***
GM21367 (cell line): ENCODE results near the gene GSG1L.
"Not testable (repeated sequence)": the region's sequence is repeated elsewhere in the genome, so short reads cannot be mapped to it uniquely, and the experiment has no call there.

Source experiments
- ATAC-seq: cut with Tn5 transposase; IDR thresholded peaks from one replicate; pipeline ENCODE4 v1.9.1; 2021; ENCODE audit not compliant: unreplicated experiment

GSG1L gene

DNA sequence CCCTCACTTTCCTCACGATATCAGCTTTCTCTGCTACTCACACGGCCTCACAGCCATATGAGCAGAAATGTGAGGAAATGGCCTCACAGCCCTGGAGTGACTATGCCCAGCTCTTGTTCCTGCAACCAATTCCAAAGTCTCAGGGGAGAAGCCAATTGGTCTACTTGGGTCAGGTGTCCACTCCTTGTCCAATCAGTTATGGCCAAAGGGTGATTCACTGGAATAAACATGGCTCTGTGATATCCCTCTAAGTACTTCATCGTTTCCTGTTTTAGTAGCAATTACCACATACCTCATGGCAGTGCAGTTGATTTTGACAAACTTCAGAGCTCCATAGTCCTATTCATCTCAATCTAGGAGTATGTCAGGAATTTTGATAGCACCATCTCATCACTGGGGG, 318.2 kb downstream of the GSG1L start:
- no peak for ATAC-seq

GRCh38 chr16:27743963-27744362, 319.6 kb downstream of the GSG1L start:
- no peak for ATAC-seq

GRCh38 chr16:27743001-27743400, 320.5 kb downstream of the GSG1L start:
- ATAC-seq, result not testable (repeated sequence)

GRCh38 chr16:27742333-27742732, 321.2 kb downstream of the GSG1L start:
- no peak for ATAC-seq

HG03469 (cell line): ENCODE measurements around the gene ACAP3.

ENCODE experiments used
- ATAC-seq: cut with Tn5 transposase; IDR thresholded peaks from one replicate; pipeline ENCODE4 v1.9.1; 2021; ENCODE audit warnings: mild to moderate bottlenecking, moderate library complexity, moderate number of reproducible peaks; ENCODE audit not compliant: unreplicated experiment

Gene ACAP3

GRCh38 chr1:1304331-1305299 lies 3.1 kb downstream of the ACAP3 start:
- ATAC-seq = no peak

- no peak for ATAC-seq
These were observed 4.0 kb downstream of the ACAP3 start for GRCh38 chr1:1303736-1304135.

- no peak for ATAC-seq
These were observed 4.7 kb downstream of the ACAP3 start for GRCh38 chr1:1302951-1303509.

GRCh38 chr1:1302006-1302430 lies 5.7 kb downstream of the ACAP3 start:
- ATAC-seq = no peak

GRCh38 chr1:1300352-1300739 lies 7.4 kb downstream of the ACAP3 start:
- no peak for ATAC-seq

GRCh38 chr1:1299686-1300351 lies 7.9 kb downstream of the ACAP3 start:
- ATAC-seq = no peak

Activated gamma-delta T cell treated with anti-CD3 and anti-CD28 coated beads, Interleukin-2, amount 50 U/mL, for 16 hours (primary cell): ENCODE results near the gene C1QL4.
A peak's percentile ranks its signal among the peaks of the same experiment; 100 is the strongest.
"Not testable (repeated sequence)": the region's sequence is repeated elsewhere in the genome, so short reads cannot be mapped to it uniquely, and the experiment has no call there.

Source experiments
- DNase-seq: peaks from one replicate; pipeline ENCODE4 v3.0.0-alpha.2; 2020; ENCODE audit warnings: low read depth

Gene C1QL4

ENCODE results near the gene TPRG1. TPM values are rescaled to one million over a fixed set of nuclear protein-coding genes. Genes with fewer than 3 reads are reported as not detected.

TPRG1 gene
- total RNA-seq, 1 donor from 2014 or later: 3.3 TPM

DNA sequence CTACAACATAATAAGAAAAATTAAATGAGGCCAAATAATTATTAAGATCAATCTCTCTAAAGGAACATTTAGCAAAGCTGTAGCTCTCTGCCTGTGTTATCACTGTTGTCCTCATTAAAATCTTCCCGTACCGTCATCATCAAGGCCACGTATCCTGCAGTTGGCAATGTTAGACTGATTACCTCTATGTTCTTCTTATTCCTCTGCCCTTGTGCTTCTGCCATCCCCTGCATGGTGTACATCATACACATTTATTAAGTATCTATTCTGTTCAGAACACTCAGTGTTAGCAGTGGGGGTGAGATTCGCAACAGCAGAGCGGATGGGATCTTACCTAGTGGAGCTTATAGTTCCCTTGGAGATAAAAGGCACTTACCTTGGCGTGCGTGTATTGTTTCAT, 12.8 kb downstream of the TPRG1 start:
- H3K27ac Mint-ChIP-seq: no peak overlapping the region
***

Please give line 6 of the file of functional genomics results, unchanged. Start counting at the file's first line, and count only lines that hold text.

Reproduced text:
DNA sequence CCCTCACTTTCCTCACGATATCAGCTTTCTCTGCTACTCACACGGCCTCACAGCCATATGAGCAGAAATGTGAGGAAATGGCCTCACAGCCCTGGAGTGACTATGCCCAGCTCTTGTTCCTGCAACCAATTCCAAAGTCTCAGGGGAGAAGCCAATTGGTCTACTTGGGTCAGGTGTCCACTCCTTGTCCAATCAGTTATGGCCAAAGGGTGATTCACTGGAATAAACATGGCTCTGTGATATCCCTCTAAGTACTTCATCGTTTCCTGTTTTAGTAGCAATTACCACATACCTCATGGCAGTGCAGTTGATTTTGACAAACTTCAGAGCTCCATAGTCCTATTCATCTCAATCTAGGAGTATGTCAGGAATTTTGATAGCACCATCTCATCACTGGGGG, 318.2 kb downstream of the GSG1L start: